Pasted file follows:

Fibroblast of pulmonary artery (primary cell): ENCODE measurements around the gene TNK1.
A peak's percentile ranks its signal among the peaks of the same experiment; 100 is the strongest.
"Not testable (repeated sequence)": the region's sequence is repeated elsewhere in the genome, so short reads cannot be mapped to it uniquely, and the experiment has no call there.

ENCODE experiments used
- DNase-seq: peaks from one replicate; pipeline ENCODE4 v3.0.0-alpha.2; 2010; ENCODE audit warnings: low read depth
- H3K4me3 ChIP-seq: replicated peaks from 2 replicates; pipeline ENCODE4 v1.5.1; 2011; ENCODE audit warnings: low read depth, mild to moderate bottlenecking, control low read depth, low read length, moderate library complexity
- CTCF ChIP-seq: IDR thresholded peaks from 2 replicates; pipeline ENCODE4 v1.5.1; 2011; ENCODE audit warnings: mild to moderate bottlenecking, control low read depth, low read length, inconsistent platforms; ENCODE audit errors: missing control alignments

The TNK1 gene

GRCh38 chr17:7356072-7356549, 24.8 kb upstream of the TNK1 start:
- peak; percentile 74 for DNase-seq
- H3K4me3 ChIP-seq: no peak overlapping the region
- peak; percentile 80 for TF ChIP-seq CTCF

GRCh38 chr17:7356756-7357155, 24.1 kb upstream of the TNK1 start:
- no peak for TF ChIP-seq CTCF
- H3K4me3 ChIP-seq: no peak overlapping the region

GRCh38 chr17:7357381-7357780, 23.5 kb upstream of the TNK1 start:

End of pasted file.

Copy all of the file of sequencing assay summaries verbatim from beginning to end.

Fibroblast of pulmonary artery (primary cell): ENCODE measurements around the gene TNK1.
A peak's percentile ranks its signal among the peaks of the same experiment; 100 is the strongest.
"Not testable (repeated sequence)": the region's sequence is repeated elsewhere in the genome, so short reads cannot be mapped to it uniquely, and the experiment has no call there.

ENCODE experiments used
- DNase-seq: peaks from one replicate; pipeline ENCODE4 v3.0.0-alpha.2; 2010; ENCODE audit warnings: low read depth
- H3K4me3 ChIP-seq: replicated peaks from 2 replicates; pipeline ENCODE4 v1.5.1; 2011; ENCODE audit warnings: low read depth, mild to moderate bottlenecking, control low read depth, low read length, moderate library complexity
- CTCF ChIP-seq: IDR thresholded peaks from 2 replicates; pipeline ENCODE4 v1.5.1; 2011; ENCODE audit warnings: mild to moderate bottlenecking, control low read depth, low read length, inconsistent platforms; ENCODE audit errors: missing control alignments

The TNK1 gene

GRCh38 chr17:7356072-7356549, 24.8 kb upstream of the TNK1 start:
- peak; percentile 74 for DNase-seq
- H3K4me3 ChIP-seq: no peak overlapping the region
- peak; percentile 80 for TF ChIP-seq CTCF

GRCh38 chr17:7356756-7357155, 24.1 kb upstream of the TNK1 start:
- no peak for TF ChIP-seq CTCF
- H3K4me3 ChIP-seq: no peak overlapping the region

GRCh38 chr17:7357381-7357780, 23.5 kb upstream of the TNK1 start: